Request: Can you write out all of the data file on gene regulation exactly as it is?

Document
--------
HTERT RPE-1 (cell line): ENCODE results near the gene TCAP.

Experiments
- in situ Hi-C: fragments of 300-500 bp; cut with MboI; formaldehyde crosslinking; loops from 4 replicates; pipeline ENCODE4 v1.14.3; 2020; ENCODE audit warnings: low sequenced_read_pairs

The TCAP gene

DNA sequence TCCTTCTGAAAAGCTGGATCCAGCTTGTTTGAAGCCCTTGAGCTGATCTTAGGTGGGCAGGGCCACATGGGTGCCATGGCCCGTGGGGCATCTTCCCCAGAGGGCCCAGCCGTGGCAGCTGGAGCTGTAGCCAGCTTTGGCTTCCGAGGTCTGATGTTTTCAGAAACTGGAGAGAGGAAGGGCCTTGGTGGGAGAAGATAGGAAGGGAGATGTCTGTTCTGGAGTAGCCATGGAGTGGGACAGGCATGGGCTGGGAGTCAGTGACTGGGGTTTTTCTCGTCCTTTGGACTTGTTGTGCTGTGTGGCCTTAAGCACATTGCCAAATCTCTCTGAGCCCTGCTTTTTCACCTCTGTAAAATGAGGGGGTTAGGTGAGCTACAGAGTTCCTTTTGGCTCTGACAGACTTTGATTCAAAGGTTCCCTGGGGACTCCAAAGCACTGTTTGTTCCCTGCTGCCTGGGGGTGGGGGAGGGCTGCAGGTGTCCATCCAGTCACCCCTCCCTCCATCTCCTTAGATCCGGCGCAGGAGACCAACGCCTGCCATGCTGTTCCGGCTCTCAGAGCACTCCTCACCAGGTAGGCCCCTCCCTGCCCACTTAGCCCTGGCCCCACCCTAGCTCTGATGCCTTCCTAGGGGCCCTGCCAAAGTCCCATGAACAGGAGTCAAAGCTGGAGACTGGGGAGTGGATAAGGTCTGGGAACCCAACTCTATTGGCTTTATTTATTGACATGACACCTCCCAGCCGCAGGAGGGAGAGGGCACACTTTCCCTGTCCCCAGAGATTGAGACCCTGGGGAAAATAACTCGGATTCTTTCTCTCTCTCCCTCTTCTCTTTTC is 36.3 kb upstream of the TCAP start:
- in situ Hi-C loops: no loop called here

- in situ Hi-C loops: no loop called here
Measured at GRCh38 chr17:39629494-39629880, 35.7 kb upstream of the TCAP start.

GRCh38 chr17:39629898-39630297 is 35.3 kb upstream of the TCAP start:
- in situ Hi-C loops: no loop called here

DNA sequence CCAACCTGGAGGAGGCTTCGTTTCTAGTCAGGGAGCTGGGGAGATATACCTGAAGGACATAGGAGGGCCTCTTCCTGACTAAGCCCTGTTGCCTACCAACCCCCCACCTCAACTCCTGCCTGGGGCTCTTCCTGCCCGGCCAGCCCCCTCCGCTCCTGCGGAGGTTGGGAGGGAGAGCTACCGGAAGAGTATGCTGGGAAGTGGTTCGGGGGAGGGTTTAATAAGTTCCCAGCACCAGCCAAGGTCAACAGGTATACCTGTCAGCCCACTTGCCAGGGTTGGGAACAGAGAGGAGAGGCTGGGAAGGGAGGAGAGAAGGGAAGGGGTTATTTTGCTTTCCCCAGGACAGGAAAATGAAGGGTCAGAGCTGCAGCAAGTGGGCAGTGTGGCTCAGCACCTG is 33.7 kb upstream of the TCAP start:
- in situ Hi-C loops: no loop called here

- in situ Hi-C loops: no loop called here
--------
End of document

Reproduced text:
HTERT RPE-1 (cell line): ENCODE results near the gene TCAP.

Experiments
- in situ Hi-C: fragments of 300-500 bp; cut with MboI; formaldehyde crosslinking; loops from 4 replicates; pipeline ENCODE4 v1.14.3; 2020; ENCODE audit warnings: low sequenced_read_pairs

The TCAP gene

DNA sequence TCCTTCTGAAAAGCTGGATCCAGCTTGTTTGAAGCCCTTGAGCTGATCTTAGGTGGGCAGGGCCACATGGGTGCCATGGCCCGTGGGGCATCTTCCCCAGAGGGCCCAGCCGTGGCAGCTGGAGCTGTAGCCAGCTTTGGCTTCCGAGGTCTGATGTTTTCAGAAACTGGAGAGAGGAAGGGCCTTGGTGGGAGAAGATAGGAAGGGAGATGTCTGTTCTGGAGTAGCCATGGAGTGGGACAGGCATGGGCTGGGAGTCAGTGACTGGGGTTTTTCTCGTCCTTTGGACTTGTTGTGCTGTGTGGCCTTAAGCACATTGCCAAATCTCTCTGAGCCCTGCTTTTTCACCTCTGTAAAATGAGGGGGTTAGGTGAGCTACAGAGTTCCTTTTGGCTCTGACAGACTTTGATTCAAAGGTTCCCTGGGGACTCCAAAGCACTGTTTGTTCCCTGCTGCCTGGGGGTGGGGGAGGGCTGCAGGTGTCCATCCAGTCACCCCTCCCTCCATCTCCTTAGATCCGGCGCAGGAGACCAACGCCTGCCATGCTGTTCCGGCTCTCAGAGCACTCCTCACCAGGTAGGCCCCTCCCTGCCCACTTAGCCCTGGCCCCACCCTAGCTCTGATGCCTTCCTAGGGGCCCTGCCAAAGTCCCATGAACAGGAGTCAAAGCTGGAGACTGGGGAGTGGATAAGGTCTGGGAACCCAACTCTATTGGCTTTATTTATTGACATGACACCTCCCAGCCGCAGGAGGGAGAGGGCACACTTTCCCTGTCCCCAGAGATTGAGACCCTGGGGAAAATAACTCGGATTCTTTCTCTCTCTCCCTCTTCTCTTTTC is 36.3 kb upstream of the TCAP start:
- in situ Hi-C loops: no loop called here

- in situ Hi-C loops: no loop called here
Measured at GRCh38 chr17:39629494-39629880, 35.7 kb upstream of the TCAP start.

GRCh38 chr17:39629898-39630297 is 35.3 kb upstream of the TCAP start:
- in situ Hi-C loops: no loop called here

DNA sequence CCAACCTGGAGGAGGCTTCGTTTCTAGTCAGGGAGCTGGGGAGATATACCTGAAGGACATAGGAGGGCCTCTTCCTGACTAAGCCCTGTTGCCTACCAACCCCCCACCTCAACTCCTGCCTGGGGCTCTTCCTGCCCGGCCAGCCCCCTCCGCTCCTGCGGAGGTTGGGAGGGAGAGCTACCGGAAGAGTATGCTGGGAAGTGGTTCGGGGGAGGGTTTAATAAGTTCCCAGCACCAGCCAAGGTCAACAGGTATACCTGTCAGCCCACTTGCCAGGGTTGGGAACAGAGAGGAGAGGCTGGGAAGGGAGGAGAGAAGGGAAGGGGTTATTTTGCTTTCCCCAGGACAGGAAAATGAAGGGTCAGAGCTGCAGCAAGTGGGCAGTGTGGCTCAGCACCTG is 33.7 kb upstream of the TCAP start:
- in situ Hi-C loops: no loop called here

- in situ Hi-C loops: no loop called here